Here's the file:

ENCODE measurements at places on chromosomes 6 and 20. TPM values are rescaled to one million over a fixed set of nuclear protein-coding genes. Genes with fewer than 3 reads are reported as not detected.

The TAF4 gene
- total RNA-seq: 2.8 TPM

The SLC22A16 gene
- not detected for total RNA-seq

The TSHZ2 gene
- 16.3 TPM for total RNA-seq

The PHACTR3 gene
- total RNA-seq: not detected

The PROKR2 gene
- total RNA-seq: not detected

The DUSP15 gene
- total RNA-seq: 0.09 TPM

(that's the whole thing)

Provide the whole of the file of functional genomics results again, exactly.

ENCODE measurements at places on chromosomes 6 and 20. TPM values are rescaled to one million over a fixed set of nuclear protein-coding genes. Genes with fewer than 3 reads are reported as not detected.

The TAF4 gene
- total RNA-seq: 2.8 TPM

The SLC22A16 gene
- not detected for total RNA-seq

The TSHZ2 gene
- 16.3 TPM for total RNA-seq

The PHACTR3 gene
- total RNA-seq: not detected

The PROKR2 gene
- total RNA-seq: not detected

The DUSP15 gene
- total RNA-seq: 0.09 TPM